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Musician Laval Belle advocates for Black youth, bringing creative art and the political sphere to his third production Black Minds Matter
By Shonasee Shaver,Contributing Writer
Published March 24, 2016
Celebrity Drummer and Founder of Black Minds Matter (BMM) Laval Belle advocates for Black youth.

Celebrity Drummer and Founder of Black Minds Matter (BMM) Laval Belle advocates for Black youth

Celebrity musician and founder Laval Belle held his third presentation, Black Minds Matter (BMM), a grassroots organization that mobilizes youth to register to vote. BMM helps to create and prepare African American youth to be leaders in arts, education and politics. Held February 27 at Charles R. Drew University School of Medicine, 1731 E 120th St. Los Angeles, CA 90059, the organization was motivated by the Ferguson shootings in St. Louis, Missouri.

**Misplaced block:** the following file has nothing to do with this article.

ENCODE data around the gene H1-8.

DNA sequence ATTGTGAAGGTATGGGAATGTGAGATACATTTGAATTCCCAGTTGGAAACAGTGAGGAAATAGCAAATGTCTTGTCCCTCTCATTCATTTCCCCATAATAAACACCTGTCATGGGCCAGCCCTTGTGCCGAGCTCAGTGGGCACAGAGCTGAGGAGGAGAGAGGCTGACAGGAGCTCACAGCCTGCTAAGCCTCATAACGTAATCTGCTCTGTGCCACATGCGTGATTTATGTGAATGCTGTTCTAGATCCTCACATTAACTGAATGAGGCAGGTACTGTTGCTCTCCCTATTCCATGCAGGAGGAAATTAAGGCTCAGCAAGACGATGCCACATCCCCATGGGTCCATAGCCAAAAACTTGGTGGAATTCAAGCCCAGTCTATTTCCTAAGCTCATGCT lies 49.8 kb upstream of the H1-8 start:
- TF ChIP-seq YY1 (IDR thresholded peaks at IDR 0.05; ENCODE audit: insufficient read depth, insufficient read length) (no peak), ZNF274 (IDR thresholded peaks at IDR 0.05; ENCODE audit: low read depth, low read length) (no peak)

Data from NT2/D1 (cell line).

Black Minds Matter was established in 2014, “we rode it out in 2015 out of Edward Waters College (EWC) in Jacksonville Florida, the second show was held at Florida A&M University (FAMU) in Tallahassee, FL where we did a promotion with the Michael Brown Family for the anniversary of his shooting in St. Louis.

“After Trayvon Martin was killed, I wanted to do something to honor his memory and help young Africans Americans succeed,” states the BMM founder. “Education is the key and that’s how Black Minds Matter was born.”

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“When I saw youth protesting, I felt that there had to be a better agenda, instead of just protesting or tearing up things.” I came up with three parts, voting registration, political activism, and attending Historically Black Colleges and Universities (HBCUs). Out of these three areas is what I am trying to inspire. I think its important that we condition our youth to think about voting, activism and education, particularly Historical Black Colleges at an early age as some of the other communities do, like our Jewish brothers and Hispanics brothers.”